Huntington's disease

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Huntington's disease is a genetic disorder, specifically affecting the [[gene transcription|gene]] that codes for the [[protein|protein]] huntingtin<ref>J.M. Lee, E.M. Ramos, J.H. Lee, T. Gillis, J.S. Mysore, M.R. Hayden,S.C. Warby, P. Morrison, M. Nance, C.A. Ross, et al. CAG repeat expansion in Huntington disease determines age at onset in a fully dominant fashion. Neurology. 2012 Mar 6; 78(10):690–695.</ref>. The symptoms of Huntington's disease include involuntary movements, depression, irritability and general behavioural changes<ref>S.C. Kirkwood,J.L. Su, P.M. Conneally, T Foroud. Progression of Symptoms in the Early and Middle Stages of Huntington Disease. Archives of Neurology.2001;58(2):273-278</ref>.  
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Huntington's disease is a genetic disorder, specifically affecting the [[Gene transcription|gene]] that codes for the [[Protein|protein]] huntingtin<ref>J.M. Lee, E.M. Ramos, J.H. Lee, T. Gillis, J.S. Mysore, M.R. Hayden,S.C. Warby, P. Morrison, M. Nance, C.A. Ross, et al. CAG repeat expansion in Huntington disease determines age at onset in a fully dominant fashion. Neurology. 2012 Mar 6; 78(10):690–695.</ref>. The symptoms of Huntington's disease include involuntary movements, depression, irritability and general behavioural changes<ref>S.C. Kirkwood,J.L. Su, P.M. Conneally, T Foroud. Progression of Symptoms in the Early and Middle Stages of Huntington Disease. Archives of Neurology.2001;58(2):273-278</ref>.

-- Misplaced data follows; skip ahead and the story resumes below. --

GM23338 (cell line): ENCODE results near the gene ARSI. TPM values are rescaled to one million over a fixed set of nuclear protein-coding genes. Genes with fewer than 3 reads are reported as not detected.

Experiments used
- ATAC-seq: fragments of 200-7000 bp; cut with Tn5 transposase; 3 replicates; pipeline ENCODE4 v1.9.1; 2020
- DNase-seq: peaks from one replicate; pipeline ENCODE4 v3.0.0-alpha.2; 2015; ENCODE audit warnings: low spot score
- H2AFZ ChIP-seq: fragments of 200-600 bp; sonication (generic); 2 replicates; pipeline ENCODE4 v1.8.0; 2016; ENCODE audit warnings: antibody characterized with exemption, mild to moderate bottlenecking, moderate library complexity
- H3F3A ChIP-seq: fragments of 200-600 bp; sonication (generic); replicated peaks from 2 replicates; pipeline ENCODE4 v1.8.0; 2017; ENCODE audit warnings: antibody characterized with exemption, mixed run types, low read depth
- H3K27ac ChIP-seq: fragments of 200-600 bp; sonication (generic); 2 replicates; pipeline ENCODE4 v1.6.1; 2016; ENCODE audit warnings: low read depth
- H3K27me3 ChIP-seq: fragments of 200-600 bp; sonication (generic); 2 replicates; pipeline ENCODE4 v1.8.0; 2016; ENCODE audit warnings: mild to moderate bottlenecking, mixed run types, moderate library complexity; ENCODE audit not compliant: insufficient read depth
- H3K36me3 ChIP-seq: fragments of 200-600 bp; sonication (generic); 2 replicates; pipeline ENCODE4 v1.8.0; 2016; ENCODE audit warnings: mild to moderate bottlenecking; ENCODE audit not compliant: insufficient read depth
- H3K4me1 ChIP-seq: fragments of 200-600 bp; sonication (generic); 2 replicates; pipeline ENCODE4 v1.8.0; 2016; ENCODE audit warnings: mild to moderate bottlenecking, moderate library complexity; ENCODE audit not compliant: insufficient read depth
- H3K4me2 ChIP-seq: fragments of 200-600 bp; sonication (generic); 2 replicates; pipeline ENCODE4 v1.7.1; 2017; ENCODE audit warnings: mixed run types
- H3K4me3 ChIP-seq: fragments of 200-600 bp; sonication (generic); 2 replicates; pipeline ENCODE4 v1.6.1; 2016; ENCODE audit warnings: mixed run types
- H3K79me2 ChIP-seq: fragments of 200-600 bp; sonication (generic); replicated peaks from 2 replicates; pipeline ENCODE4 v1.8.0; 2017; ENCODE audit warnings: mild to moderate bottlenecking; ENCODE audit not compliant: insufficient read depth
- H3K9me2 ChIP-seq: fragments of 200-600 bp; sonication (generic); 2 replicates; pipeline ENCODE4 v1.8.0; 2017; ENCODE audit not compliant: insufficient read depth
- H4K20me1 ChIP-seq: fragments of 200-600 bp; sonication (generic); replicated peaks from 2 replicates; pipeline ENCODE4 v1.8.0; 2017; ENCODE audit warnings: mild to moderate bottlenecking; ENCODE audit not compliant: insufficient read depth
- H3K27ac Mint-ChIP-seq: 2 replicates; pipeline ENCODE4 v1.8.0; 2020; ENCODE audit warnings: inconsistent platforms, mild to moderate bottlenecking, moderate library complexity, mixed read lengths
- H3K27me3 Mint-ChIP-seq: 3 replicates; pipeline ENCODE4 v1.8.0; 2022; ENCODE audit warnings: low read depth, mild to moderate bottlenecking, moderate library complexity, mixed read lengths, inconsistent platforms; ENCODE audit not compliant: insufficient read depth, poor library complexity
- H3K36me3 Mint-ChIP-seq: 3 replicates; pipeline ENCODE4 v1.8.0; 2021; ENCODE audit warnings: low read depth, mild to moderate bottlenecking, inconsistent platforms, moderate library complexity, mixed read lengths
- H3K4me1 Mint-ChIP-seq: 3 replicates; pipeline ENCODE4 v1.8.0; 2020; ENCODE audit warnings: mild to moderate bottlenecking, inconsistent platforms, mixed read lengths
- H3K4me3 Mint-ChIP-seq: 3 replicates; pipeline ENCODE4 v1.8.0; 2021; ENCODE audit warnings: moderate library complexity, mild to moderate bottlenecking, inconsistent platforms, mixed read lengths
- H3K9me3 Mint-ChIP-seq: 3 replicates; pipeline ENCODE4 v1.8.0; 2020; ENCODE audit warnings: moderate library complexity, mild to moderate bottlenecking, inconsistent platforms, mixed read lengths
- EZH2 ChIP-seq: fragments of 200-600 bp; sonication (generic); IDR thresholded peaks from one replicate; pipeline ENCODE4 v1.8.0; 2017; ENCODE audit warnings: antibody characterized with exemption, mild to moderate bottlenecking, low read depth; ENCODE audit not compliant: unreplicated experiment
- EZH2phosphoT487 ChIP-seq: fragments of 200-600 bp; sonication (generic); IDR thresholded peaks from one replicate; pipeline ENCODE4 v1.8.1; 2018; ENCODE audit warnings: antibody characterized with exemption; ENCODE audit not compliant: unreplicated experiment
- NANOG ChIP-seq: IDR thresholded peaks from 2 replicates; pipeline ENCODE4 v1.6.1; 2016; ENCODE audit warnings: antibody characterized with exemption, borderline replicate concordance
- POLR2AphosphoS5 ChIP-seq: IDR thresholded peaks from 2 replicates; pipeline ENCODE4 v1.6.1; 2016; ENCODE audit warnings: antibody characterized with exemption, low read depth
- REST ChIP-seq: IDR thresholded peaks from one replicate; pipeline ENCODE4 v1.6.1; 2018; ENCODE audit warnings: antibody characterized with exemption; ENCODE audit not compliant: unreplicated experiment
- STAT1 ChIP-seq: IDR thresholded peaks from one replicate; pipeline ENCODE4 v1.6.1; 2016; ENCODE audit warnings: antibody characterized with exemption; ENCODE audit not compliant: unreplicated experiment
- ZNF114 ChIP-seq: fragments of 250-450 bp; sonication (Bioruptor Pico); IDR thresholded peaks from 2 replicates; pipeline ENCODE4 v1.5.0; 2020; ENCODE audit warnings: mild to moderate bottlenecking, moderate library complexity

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Huntingtons disease is an inhertied disease which causes areas of the brain to stop working overtime, and in many cases can becomes fatal after 20 years<ref>https://www.nhs.uk/conditions/huntingtons-disease/ (Accessed October 22, 2018)</ref>.&nbsp;
  
 
=== References  ===
 
=== References  ===
  
 
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Latest revision as of 17:13, 22 October 2018

Huntington's disease is a genetic disorder, specifically affecting the gene that codes for the protein huntingtin[1]. The symptoms of Huntington's disease include involuntary movements, depression, irritability and general behavioural changes[2].

Huntingtons disease is an inhertied disease which causes areas of the brain to stop working overtime, and in many cases can becomes fatal after 20 years[3]

References

  1. J.M. Lee, E.M. Ramos, J.H. Lee, T. Gillis, J.S. Mysore, M.R. Hayden,S.C. Warby, P. Morrison, M. Nance, C.A. Ross, et al. CAG repeat expansion in Huntington disease determines age at onset in a fully dominant fashion. Neurology. 2012 Mar 6; 78(10):690–695.
  2. S.C. Kirkwood,J.L. Su, P.M. Conneally, T Foroud. Progression of Symptoms in the Early and Middle Stages of Huntington Disease. Archives of Neurology.2001;58(2):273-278
  3. https://www.nhs.uk/conditions/huntingtons-disease/ (Accessed October 22, 2018)
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